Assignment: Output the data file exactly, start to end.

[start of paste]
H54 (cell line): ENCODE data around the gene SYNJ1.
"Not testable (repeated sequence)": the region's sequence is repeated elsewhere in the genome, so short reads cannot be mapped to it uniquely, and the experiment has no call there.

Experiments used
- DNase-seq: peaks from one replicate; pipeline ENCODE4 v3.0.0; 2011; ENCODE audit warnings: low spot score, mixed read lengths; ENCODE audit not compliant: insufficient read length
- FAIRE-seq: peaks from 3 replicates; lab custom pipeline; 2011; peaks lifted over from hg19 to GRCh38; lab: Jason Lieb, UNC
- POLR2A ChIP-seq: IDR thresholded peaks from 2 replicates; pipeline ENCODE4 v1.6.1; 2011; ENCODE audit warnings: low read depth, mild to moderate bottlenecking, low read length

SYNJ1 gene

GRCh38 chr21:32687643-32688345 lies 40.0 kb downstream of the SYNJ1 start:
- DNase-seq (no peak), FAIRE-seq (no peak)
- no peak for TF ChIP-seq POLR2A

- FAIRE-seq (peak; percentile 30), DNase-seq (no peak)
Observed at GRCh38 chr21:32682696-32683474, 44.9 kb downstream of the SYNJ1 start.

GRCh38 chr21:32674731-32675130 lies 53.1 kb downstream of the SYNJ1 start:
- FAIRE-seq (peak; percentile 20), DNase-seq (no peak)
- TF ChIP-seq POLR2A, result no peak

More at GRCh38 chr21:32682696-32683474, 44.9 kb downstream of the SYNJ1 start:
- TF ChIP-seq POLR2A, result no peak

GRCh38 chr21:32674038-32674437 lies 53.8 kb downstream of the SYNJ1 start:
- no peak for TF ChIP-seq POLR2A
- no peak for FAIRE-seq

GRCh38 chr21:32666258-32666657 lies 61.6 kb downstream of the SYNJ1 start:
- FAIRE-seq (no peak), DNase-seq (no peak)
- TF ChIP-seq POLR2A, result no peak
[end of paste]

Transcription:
H54 (cell line): ENCODE data around the gene SYNJ1.
"Not testable (repeated sequence)": the region's sequence is repeated elsewhere in the genome, so short reads cannot be mapped to it uniquely, and the experiment has no call there.

Experiments used
- DNase-seq: peaks from one replicate; pipeline ENCODE4 v3.0.0; 2011; ENCODE audit warnings: low spot score, mixed read lengths; ENCODE audit not compliant: insufficient read length
- FAIRE-seq: peaks from 3 replicates; lab custom pipeline; 2011; peaks lifted over from hg19 to GRCh38; lab: Jason Lieb, UNC
- POLR2A ChIP-seq: IDR thresholded peaks from 2 replicates; pipeline ENCODE4 v1.6.1; 2011; ENCODE audit warnings: low read depth, mild to moderate bottlenecking, low read length

SYNJ1 gene

GRCh38 chr21:32687643-32688345 lies 40.0 kb downstream of the SYNJ1 start:
- DNase-seq (no peak), FAIRE-seq (no peak)
- no peak for TF ChIP-seq POLR2A

- FAIRE-seq (peak; percentile 30), DNase-seq (no peak)
Observed at GRCh38 chr21:32682696-32683474, 44.9 kb downstream of the SYNJ1 start.

GRCh38 chr21:32674731-32675130 lies 53.1 kb downstream of the SYNJ1 start:
- FAIRE-seq (peak; percentile 20), DNase-seq (no peak)
- TF ChIP-seq POLR2A, result no peak

More at GRCh38 chr21:32682696-32683474, 44.9 kb downstream of the SYNJ1 start:
- TF ChIP-seq POLR2A, result no peak

GRCh38 chr21:32674038-32674437 lies 53.8 kb downstream of the SYNJ1 start:
- no peak for TF ChIP-seq POLR2A
- no peak for FAIRE-seq

GRCh38 chr21:32666258-32666657 lies 61.6 kb downstream of the SYNJ1 start:
- FAIRE-seq (no peak), DNase-seq (no peak)
- TF ChIP-seq POLR2A, result no peak